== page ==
WASHINGTON – Tiny brain lesions are vastly more common in U.S. Air Force pilots who fly at high altitudes than in nonpilots, according to a study released Monday.
The findings in the journal Neurology describe an analysis of 102 pilots who fly U-2 reconnaissance aircraft at an altitude of some 70,000 feet (21,000 meters).
These pilots, age 26 to 50, had nearly four times the volume and three times the number of brain lesions as nonpilots, the study reported.
The lesions were spotted whether or not the pilots reported having the symptoms of decompression sickness.
Nonpilots had some lesions, too, associated with normal aging. However, they were mainly in the frontal white matter, while the lesions in high-altitude pilots were evenly distributed throughout the brain.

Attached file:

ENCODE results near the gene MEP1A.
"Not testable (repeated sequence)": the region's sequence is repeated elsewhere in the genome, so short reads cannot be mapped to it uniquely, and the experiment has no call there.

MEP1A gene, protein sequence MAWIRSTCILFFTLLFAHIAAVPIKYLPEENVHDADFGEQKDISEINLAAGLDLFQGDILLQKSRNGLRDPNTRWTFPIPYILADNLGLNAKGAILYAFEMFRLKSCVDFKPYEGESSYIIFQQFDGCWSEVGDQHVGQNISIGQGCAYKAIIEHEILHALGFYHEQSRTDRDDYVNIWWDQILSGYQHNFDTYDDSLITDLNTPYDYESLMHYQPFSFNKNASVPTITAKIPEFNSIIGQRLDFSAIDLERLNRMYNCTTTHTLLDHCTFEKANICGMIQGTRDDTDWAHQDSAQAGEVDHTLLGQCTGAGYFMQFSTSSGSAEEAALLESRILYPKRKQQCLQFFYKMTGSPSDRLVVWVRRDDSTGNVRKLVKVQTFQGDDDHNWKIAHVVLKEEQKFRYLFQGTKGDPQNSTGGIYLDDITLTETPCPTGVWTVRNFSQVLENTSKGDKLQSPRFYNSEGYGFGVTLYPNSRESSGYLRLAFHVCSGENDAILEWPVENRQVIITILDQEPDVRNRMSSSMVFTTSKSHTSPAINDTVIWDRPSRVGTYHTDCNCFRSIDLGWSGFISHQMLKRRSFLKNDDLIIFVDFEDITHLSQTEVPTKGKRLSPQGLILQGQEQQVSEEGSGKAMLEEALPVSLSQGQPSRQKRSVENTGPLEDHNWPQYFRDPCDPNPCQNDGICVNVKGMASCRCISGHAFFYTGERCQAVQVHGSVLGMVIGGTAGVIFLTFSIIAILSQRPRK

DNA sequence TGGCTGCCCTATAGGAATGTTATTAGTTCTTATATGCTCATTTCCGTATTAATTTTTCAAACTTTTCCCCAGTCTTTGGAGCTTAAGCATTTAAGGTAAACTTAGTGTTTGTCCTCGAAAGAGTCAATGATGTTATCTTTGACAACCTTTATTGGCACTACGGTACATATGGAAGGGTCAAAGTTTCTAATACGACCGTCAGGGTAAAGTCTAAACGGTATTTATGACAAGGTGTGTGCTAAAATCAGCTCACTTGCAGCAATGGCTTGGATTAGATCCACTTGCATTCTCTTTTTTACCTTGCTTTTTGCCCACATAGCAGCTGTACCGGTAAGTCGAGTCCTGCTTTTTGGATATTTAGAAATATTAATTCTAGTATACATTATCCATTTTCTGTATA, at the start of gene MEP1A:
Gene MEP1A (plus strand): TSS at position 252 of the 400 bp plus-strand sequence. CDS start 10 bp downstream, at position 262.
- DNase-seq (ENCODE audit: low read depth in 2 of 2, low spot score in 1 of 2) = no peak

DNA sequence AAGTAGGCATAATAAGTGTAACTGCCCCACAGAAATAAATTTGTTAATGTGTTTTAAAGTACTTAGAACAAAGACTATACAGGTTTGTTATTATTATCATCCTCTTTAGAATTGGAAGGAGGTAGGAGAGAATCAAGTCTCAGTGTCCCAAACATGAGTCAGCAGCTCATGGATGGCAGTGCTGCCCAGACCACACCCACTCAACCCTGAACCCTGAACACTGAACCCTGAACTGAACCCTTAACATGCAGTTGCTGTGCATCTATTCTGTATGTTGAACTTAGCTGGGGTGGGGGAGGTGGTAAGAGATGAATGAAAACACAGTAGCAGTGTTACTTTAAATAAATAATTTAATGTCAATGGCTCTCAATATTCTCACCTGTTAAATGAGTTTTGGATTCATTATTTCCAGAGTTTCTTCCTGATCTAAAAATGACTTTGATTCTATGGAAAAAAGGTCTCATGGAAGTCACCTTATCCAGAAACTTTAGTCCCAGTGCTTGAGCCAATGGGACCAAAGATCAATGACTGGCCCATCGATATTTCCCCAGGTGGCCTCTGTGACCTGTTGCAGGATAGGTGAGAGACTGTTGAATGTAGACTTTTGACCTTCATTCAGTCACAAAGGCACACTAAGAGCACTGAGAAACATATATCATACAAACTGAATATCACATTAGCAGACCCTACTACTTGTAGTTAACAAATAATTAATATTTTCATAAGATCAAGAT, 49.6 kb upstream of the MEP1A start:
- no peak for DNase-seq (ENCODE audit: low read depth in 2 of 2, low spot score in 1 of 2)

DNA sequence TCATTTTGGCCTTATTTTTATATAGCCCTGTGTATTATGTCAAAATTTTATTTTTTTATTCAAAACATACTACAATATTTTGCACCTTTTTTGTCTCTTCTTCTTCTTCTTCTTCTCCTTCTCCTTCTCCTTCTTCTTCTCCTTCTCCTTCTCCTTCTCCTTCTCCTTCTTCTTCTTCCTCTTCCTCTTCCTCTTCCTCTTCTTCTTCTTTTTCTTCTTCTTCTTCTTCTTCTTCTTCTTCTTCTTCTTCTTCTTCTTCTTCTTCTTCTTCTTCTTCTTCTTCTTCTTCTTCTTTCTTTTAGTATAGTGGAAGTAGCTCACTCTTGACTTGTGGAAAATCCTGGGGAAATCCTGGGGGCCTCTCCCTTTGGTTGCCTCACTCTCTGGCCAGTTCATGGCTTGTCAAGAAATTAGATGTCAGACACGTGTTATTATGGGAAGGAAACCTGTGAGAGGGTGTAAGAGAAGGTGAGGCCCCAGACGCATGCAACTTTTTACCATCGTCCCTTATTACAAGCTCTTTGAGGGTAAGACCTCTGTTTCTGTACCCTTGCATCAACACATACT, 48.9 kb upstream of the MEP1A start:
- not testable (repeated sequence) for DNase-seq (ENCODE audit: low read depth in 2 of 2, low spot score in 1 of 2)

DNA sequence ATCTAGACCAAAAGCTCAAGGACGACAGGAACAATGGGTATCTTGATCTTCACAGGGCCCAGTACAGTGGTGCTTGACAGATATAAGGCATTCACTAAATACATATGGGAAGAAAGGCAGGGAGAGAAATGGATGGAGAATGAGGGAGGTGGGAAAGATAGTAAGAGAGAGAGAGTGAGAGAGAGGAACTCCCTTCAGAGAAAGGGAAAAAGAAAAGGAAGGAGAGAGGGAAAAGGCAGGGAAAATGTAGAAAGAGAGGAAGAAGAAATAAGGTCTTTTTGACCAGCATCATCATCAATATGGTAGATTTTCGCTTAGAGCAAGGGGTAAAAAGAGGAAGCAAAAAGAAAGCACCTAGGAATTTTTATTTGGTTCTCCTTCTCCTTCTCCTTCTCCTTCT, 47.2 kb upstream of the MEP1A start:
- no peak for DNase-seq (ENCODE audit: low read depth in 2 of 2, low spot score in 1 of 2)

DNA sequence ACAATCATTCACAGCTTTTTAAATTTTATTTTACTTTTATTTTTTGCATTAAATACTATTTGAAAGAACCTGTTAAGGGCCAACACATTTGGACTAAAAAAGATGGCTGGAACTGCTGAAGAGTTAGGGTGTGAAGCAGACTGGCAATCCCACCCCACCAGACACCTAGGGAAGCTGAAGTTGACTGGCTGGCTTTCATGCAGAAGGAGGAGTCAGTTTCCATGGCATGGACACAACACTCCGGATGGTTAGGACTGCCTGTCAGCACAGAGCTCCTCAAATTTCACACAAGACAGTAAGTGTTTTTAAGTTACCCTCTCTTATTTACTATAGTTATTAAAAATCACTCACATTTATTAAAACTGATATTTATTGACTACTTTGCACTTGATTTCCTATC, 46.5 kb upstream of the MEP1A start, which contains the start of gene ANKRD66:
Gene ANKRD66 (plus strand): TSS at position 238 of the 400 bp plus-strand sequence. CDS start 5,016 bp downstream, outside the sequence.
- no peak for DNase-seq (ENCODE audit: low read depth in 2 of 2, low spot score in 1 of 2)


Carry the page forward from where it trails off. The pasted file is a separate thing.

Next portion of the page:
Still, the impact of these lesions remains unclear.
“The risk for decompression sickness among air force pilots has tripled from 2006, probably due to more frequent and longer periods of exposure for pilots,” said study author Stephen McGuire of the University of Texas in San Antonio and the U.S. Air Force School of Aerospace Medicine.
“To date however, we have been unable to demonstrate any permanent clinical neurocognitive or memory decline.”